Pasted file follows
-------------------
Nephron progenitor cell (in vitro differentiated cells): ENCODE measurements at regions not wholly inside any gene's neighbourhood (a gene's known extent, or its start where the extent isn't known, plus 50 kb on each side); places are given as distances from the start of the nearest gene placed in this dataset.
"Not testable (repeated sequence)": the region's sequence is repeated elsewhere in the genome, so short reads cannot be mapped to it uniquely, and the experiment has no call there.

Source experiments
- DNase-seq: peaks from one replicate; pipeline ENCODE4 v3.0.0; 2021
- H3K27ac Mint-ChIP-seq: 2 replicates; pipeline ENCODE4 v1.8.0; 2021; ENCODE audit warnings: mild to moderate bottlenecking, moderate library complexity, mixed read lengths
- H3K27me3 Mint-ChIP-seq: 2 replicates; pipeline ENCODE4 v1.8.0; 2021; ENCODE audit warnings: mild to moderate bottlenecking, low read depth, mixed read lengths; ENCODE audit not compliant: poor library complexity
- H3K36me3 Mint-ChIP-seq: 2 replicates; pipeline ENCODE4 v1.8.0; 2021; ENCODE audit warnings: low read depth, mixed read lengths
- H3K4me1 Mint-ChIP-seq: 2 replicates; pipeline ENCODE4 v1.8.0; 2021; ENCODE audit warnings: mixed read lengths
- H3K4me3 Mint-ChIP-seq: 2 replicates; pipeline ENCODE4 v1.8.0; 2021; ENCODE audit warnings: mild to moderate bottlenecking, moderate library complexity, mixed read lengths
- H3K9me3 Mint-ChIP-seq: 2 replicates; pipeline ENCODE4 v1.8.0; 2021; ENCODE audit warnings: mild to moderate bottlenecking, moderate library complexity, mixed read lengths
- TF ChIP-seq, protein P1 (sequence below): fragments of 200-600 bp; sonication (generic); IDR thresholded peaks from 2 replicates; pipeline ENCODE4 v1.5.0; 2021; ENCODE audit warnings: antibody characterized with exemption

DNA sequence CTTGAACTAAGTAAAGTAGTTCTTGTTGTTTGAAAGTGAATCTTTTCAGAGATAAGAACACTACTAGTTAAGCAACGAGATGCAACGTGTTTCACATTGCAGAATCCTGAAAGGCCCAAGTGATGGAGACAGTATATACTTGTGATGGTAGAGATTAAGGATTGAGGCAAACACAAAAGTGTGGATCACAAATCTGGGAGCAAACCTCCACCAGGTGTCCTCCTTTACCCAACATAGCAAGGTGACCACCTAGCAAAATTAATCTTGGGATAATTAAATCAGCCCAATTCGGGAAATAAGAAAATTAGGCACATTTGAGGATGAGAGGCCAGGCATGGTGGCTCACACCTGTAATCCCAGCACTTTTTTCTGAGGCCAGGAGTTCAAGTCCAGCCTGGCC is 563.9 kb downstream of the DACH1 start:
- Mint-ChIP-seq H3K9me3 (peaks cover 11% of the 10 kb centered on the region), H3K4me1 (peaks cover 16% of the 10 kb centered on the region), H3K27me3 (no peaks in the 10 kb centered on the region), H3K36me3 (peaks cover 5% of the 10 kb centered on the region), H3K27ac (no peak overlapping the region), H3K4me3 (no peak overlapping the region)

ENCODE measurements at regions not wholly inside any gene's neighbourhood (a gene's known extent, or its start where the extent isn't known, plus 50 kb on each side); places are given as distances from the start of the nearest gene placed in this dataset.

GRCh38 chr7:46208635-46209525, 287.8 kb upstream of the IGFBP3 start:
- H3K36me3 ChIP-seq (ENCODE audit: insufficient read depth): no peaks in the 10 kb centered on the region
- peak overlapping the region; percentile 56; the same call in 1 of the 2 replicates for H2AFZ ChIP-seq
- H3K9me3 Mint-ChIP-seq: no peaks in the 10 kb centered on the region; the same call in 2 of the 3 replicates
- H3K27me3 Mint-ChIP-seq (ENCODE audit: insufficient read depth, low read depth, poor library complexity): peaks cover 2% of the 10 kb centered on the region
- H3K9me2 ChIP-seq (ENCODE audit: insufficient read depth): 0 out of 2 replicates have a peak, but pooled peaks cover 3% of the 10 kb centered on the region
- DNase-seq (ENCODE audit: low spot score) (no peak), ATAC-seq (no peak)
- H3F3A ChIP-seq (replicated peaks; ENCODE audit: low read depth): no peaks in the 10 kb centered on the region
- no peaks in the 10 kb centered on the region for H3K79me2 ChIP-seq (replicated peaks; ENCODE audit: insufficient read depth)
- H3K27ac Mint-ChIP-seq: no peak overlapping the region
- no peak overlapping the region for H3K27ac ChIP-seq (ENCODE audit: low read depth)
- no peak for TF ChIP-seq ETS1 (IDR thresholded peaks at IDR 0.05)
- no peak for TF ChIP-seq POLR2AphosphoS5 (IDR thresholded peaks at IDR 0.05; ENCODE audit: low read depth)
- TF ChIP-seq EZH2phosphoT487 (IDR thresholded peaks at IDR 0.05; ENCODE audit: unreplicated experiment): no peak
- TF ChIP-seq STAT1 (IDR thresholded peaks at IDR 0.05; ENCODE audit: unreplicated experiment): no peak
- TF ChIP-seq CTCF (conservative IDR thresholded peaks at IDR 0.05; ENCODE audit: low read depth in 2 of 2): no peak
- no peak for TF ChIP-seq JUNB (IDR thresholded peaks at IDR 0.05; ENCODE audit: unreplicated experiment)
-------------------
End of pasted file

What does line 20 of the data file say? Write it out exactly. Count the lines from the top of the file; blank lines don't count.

- H3K9me2 ChIP-seq (ENCODE audit: insufficient read depth): 0 out of 2 replicates have a peak, but pooled peaks cover 3% of the 10 kb centered on the region